mordant

adjective
mor·​dant | \ ˈmȯr-dᵊnt How to pronounce mordant (audio) \

Definition of mordant

 (Entry 1 of 3)

1 : biting and caustic in thought, manner, or style : incisive a mordant wit
2 : acting as a mordant (as in dyeing)
3 : burning, pungent mordant pain

mordant

noun

Definition of mordant (Entry 2 of 3)

1 : a chemical that fixes a dye in or on a substance by combining with the dye to form an insoluble compound
2 : a corroding substance used in etching

mordant

verb
mordanted; mordanting; mordants

Definition of mordant (Entry 3 of 3)

transitive verb

: to treat with a mordant

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Other Words from mordant

Adjective

mordantly adverb

Choose the Right Synonym for mordant

Adjective

caustic, mordant, acrid, scathing mean stingingly incisive. caustic suggests a biting wit. caustic comments mordant suggests a wit that is used with deadly effectiveness. mordant reviews of the play acrid implies bitterness and often malevolence. acrid invective scathing implies indignant attacks delivered with fierce severity. a scathing satire

Did You Know?

Adjective

The etymology of mordant certainly has some bite to it. That word, which came to modern English through Middle French, ultimately derives from the Latin verb mordēre, which means "to bite." In modern parlance, "mordant" usually suggests a wit used with deadly effectiveness. "Mordēre" puts the bite into other English terms, too. For instance, that root gave us the tasty "morsel" ("a tiny bite"). But nibble too many of those and you’ll likely be hit by another "mordēre" derivative: "remorse" ("guilt for past wrongs"), which comes from Latin remordēre, meaning "to bite again."

Examples of mordant in a Sentence

Adjective a writer famous for her mordant humor a mordant review of the movie that compared it to having one's teeth pulled for two hours
Recent Examples on the Web: Adjective Why is Bertolt Brecht, whose poems are perhaps the most poignant and mordant meditations on displacement, ignored? Ariel Dorfman, The New York Review of Books, "Songs of Loss and Reinvention," 17 Nov. 2020 As fine as some of those performances have been, no one has accurately captured her throaty, sotto voce verbal style or mordant wit. Washington Post, "There are many Gloria Steinems in ‘The Glorias.’ One of them was my boss.," 28 Sep. 2020 So reveals Scott Adams, the creator of Dilbert, the most brilliantly mordant cartoon since Charles Addams left the building. Ralph Benko, Fortune, "Donald Trump is a master of hypnotism. How he used the power on America—and then himself," 27 Sep. 2020 The film’s mordant joke lives on in the fact of Commander in Chief’s accidental presidency. Megan Garber, The Atlantic, "The World That Kamala Harris Will Navigate," 12 Aug. 2020 But the depiction of a social order in which almost every participant is a gangster of some sort, and the mordant humor the movie finds in this, is Russian through and through. Glenn Kenny, New York Times, "‘Why Don’t You Just Die!’ Review: Attempted Murder, but Make It Comedy," 20 Apr. 2020 On the surface, his films are mordant fables about authoritarianism. Jeremy Lybarger, The New York Review of Books, "The Mordant Fables of Juraj Herz," 20 Apr. 2020 The Grammy winner was known for his keen observations and mordant humor. Robert Hilburn, Los Angeles Times, "The 10 best John Prine songs," 7 Apr. 2020 The dark and mordant joke is, of course, that Trump finds those hateful traits admirable. Adam Gopnik, The New Yorker, "Behind the Bewildering Recent Incidents of Anti-Semitism," 16 Dec. 2019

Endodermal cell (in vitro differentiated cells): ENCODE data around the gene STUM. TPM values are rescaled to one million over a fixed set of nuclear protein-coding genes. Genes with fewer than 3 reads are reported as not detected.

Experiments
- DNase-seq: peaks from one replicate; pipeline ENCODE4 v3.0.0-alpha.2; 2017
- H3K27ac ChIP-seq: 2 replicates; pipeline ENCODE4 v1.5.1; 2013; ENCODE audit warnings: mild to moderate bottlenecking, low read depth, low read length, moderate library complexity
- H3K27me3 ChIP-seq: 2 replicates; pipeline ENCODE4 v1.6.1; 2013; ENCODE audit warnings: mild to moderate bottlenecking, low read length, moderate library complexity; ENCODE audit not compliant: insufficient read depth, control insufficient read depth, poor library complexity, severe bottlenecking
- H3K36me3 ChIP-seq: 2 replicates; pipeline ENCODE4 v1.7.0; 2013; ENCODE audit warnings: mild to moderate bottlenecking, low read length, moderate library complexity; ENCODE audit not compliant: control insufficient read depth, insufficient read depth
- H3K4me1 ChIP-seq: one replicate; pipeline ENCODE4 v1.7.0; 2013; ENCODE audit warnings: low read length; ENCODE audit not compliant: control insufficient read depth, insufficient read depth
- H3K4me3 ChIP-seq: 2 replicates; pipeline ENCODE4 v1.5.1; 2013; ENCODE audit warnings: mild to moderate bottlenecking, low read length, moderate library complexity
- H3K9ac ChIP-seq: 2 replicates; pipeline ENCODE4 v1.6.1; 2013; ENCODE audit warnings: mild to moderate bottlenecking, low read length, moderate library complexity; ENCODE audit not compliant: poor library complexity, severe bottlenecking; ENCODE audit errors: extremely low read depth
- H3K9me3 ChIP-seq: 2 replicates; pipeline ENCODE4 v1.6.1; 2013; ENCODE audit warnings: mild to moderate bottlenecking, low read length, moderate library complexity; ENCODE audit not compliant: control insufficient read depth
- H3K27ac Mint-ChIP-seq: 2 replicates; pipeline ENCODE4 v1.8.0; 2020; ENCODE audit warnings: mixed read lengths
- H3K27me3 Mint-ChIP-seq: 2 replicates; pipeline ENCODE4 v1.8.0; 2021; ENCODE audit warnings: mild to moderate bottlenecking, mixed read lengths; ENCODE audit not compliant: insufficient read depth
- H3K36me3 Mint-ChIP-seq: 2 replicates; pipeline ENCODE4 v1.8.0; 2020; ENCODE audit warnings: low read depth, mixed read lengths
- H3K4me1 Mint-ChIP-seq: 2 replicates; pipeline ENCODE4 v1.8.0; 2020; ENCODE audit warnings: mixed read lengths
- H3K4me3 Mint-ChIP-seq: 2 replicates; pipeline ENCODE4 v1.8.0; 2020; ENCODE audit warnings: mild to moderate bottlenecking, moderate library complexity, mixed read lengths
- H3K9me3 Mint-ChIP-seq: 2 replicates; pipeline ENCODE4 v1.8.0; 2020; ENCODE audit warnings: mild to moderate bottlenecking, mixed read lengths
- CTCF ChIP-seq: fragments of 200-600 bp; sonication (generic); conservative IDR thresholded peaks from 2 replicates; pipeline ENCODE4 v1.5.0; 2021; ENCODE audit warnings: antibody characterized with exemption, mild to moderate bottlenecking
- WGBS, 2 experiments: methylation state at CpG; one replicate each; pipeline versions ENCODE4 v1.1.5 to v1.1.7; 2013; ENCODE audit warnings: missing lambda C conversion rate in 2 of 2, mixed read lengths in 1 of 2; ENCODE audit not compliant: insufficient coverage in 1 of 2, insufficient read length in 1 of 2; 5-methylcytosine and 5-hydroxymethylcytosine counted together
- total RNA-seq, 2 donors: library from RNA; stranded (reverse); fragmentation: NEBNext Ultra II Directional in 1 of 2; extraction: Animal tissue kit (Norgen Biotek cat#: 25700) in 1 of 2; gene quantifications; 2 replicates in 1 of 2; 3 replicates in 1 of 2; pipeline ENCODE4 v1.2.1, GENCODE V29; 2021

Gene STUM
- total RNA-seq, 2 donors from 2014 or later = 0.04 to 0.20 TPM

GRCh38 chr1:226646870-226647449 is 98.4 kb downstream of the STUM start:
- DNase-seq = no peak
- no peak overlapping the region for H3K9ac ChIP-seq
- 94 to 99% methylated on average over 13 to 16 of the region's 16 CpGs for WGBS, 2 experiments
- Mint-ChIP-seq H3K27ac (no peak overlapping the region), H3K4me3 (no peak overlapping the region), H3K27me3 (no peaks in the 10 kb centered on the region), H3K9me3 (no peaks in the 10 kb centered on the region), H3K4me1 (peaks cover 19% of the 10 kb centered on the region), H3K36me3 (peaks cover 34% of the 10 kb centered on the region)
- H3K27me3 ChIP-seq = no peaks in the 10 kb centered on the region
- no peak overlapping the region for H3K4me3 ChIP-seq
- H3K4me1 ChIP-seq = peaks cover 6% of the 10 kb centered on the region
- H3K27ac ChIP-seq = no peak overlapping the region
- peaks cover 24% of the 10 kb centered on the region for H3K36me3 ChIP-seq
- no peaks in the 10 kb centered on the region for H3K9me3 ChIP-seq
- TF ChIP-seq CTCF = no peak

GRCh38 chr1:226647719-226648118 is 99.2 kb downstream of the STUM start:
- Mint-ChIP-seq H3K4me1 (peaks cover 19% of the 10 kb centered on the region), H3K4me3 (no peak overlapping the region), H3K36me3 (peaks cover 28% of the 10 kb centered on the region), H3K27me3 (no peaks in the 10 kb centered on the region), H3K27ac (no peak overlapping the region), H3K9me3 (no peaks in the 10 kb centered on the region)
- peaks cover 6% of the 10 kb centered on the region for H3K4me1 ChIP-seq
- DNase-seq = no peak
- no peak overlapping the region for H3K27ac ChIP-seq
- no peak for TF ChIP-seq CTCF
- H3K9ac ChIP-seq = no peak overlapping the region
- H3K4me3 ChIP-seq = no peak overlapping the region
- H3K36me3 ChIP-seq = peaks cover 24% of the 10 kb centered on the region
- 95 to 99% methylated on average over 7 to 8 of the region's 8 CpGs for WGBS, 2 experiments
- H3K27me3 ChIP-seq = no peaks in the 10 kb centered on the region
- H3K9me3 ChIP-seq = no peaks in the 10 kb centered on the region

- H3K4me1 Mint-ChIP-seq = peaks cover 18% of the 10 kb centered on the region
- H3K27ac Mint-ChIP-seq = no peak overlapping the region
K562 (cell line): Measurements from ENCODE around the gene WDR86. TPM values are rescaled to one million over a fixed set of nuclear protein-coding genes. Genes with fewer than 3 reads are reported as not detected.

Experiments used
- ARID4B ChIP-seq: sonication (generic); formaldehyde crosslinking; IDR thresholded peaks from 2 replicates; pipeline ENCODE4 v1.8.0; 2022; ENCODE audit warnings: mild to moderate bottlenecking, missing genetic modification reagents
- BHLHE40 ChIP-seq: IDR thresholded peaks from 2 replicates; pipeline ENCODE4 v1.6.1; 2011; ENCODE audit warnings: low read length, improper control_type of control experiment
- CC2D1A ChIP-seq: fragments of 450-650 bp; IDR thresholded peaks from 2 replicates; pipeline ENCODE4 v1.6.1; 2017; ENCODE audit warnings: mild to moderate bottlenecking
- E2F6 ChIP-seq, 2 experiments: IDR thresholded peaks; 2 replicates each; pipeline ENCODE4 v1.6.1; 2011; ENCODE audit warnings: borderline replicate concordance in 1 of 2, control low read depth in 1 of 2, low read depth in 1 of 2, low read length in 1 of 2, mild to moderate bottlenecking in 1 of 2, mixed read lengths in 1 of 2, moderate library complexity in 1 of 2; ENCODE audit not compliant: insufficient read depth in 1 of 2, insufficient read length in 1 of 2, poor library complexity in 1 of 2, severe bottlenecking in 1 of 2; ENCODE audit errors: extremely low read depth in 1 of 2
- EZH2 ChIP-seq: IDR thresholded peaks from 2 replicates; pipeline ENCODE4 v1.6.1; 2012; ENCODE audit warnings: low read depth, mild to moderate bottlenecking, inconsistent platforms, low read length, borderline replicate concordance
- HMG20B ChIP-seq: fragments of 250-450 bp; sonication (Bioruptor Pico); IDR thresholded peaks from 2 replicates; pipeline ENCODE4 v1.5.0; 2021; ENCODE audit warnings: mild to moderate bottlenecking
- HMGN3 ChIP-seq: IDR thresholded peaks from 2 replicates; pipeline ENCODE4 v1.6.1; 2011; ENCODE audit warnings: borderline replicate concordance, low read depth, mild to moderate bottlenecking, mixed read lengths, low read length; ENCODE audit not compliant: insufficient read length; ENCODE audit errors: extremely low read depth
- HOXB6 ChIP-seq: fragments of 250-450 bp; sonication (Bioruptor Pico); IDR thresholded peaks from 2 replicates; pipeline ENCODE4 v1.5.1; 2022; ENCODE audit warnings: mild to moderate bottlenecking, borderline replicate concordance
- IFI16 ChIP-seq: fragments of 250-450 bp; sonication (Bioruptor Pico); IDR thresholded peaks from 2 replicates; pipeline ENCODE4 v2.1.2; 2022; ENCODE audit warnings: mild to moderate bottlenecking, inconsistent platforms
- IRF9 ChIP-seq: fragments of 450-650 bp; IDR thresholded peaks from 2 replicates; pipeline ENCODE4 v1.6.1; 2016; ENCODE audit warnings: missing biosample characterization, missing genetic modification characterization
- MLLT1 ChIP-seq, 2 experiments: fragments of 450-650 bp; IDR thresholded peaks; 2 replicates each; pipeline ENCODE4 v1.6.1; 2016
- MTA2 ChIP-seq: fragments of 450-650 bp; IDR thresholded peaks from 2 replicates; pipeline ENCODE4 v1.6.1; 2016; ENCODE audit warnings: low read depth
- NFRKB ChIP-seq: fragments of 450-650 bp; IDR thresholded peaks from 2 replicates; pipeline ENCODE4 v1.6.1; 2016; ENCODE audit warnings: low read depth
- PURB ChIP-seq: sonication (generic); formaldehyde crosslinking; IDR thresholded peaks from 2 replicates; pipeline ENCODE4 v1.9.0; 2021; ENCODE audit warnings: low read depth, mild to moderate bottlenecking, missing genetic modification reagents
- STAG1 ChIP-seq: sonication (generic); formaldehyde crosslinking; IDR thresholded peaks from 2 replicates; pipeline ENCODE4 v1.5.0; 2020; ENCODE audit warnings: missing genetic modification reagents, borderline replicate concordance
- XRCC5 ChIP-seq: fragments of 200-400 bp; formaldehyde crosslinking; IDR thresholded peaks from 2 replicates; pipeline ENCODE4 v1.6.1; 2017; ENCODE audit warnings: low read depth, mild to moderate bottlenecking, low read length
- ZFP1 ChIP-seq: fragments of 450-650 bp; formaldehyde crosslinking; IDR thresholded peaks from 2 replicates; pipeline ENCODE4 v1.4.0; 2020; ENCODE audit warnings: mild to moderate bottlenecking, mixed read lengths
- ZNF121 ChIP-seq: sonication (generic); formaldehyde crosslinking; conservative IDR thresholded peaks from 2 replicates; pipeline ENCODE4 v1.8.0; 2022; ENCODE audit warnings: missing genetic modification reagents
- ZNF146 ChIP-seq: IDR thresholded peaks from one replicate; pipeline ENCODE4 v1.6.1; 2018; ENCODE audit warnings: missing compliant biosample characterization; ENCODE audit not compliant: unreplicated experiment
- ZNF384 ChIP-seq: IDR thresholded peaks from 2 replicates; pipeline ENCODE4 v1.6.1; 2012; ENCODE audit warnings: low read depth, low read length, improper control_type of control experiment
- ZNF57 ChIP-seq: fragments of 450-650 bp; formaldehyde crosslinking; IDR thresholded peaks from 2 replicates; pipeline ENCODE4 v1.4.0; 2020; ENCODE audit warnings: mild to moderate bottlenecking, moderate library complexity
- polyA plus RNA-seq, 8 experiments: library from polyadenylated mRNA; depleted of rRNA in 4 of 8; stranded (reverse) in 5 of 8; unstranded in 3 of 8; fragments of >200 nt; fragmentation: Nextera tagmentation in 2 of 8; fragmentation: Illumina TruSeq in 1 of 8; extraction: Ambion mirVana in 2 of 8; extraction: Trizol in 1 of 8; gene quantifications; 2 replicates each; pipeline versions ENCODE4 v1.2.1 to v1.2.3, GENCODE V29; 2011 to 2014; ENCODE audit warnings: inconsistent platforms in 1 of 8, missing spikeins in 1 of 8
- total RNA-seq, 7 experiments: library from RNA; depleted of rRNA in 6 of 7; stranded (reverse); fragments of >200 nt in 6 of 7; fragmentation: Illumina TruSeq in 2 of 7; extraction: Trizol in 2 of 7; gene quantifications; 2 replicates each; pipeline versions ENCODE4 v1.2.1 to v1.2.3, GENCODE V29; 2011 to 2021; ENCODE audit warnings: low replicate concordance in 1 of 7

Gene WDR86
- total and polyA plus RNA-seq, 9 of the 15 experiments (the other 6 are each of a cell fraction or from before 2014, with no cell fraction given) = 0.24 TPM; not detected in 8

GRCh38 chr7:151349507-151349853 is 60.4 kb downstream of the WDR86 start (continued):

These example sentences are selected automatically from various online news sources to reflect current usage of the word 'mordant.' Views expressed in the examples do not represent the opinion of Merriam-Webster or its editors. Send us feedback.

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First Known Use of mordant

Adjective

15th century, in the meaning defined at sense 1

Noun

1791, in the meaning defined at sense 1

Verb

1836, in the meaning defined above

History and Etymology for mordant

Adjective and Noun

Middle French, present participle of mordre to bite, from Latin mordēre; perhaps akin to Sanskrit mṛdnāti he presses, rubs

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Time Traveler for mordant

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The first known use of mordant was in the 15th century

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Last Updated

26 Nov 2020

Cite this Entry

“Mordant.” Merriam-Webster.com Dictionary, Merriam-Webster, https://www.merriam-webster.com/dictionary/mordant. Accessed 3 Dec. 2020.

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More Definitions for mordant

mordant

adjective
How to pronounce mordant (audio)

English Language Learners Definition of mordant

formal : expressing harsh criticism especially in a way that is funny

mordant

noun
mor·​dant | \ ˈmȯrd-ᵊnt How to pronounce mordant (audio) \

Medical Definition of mordant

: a chemical that fixes a dye in or on a substance by combining with the dye to form an insoluble compound

Other Words from mordant

mordant transitive verb

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Comments on mordant

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